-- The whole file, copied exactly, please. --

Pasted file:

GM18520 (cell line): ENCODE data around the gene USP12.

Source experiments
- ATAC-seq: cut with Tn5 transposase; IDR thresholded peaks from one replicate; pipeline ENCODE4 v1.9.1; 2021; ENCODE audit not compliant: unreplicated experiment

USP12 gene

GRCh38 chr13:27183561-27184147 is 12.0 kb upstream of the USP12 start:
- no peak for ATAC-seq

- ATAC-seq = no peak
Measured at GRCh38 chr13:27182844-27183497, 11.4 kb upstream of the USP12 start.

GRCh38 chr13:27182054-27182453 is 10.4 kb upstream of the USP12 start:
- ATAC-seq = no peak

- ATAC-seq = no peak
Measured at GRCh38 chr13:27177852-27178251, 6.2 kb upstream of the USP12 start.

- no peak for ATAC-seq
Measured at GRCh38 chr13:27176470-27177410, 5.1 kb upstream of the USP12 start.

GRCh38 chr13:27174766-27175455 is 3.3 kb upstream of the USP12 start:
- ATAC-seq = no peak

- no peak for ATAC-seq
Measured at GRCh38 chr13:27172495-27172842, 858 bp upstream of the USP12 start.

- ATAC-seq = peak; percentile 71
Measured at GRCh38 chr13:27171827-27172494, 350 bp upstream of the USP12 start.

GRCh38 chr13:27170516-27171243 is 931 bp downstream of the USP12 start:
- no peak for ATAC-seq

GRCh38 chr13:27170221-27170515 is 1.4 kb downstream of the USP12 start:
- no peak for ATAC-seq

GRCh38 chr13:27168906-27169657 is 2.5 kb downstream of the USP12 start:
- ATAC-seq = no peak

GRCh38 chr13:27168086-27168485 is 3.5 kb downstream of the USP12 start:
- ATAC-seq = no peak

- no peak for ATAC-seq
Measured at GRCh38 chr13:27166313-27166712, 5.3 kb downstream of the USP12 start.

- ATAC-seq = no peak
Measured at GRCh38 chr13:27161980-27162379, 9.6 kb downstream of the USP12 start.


GM18520 (cell line): ENCODE data around the gene USP12.

Source experiments
- ATAC-seq: cut with Tn5 transposase; IDR thresholded peaks from one replicate; pipeline ENCODE4 v1.9.1; 2021; ENCODE audit not compliant: unreplicated experiment

USP12 gene

GRCh38 chr13:27183561-27184147 is 12.0 kb upstream of the USP12 start:
- no peak for ATAC-seq

- ATAC-seq = no peak
Measured at GRCh38 chr13:27182844-27183497, 11.4 kb upstream of the USP12 start.

GRCh38 chr13:27182054-27182453 is 10.4 kb upstream of the USP12 start:
- ATAC-seq = no peak

- ATAC-seq = no peak
Measured at GRCh38 chr13:27177852-27178251, 6.2 kb upstream of the USP12 start.

- no peak for ATAC-seq
Measured at GRCh38 chr13:27176470-27177410, 5.1 kb upstream of the USP12 start.

GRCh38 chr13:27174766-27175455 is 3.3 kb upstream of the USP12 start:
- ATAC-seq = no peak

- no peak for ATAC-seq
Measured at GRCh38 chr13:27172495-27172842, 858 bp upstream of the USP12 start.

- ATAC-seq = peak; percentile 71
Measured at GRCh38 chr13:27171827-27172494, 350 bp upstream of the USP12 start.

GRCh38 chr13:27170516-27171243 is 931 bp downstream of the USP12 start:
- no peak for ATAC-seq

GRCh38 chr13:27170221-27170515 is 1.4 kb downstream of the USP12 start:
- no peak for ATAC-seq

GRCh38 chr13:27168906-27169657 is 2.5 kb downstream of the USP12 start:
- ATAC-seq = no peak

GRCh38 chr13:27168086-27168485 is 3.5 kb downstream of the USP12 start:
- ATAC-seq = no peak

- no peak for ATAC-seq
Measured at GRCh38 chr13:27166313-27166712, 5.3 kb downstream of the USP12 start.

- ATAC-seq = no peak
Measured at GRCh38 chr13:27161980-27162379, 9.6 kb downstream of the USP12 start.